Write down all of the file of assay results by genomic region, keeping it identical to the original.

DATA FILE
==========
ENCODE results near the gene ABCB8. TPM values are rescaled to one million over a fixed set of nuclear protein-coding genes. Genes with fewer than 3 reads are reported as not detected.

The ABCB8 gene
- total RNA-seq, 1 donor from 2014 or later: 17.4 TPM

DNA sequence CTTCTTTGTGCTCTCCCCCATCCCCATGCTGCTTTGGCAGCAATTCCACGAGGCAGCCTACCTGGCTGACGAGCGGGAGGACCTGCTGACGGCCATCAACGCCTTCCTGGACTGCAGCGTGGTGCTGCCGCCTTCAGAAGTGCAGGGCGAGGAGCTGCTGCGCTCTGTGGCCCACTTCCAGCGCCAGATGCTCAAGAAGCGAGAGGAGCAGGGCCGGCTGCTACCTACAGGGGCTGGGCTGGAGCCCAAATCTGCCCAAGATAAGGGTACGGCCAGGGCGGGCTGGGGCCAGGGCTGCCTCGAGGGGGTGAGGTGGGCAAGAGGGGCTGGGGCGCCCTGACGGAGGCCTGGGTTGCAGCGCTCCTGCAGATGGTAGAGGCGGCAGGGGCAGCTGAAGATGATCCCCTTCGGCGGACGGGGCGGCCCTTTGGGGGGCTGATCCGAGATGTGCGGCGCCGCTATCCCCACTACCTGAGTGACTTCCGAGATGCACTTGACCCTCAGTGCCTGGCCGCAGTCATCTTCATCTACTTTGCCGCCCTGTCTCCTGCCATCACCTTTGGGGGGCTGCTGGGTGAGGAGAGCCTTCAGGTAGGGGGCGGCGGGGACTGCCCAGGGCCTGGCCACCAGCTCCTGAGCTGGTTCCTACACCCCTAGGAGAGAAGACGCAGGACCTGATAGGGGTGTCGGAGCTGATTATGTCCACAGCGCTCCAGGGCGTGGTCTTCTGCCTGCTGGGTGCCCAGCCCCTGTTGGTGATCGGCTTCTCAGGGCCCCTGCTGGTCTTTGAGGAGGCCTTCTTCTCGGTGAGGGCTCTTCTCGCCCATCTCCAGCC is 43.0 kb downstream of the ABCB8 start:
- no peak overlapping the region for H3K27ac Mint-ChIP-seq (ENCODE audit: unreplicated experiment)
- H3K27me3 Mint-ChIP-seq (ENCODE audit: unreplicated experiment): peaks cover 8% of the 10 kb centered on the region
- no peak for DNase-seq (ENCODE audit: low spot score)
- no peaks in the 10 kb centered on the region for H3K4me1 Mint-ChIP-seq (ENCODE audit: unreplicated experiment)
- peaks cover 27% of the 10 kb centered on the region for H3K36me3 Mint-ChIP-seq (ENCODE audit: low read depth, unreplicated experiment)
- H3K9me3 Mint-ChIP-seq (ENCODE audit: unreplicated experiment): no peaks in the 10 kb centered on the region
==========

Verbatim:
ENCODE results near the gene ABCB8. TPM values are rescaled to one million over a fixed set of nuclear protein-coding genes. Genes with fewer than 3 reads are reported as not detected.

The ABCB8 gene
- total RNA-seq, 1 donor from 2014 or later: 17.4 TPM

DNA sequence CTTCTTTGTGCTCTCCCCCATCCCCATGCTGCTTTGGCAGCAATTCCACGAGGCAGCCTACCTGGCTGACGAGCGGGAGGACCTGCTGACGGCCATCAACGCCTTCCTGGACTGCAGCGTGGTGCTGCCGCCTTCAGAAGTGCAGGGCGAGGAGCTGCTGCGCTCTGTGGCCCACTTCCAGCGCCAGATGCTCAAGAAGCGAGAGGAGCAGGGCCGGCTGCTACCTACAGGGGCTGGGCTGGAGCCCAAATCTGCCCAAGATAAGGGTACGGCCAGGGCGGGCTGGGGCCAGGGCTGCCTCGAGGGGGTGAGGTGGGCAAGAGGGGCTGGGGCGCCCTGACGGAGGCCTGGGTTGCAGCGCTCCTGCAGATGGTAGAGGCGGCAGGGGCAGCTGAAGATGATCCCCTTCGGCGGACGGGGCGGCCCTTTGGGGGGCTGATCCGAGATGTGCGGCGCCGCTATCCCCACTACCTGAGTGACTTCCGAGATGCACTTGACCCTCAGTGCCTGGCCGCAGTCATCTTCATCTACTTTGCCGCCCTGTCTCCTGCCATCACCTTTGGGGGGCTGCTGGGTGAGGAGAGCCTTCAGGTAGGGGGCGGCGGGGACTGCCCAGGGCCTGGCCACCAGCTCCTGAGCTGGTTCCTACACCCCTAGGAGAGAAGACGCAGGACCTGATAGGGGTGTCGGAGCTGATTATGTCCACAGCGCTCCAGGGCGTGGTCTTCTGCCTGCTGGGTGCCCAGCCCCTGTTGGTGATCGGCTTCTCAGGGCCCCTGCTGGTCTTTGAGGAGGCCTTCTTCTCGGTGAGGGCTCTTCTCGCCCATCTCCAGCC is 43.0 kb downstream of the ABCB8 start:
- no peak overlapping the region for H3K27ac Mint-ChIP-seq (ENCODE audit: unreplicated experiment)
- H3K27me3 Mint-ChIP-seq (ENCODE audit: unreplicated experiment): peaks cover 8% of the 10 kb centered on the region
- no peak for DNase-seq (ENCODE audit: low spot score)
- no peaks in the 10 kb centered on the region for H3K4me1 Mint-ChIP-seq (ENCODE audit: unreplicated experiment)
- peaks cover 27% of the 10 kb centered on the region for H3K36me3 Mint-ChIP-seq (ENCODE audit: low read depth, unreplicated experiment)
- H3K9me3 Mint-ChIP-seq (ENCODE audit: unreplicated experiment): no peaks in the 10 kb centered on the region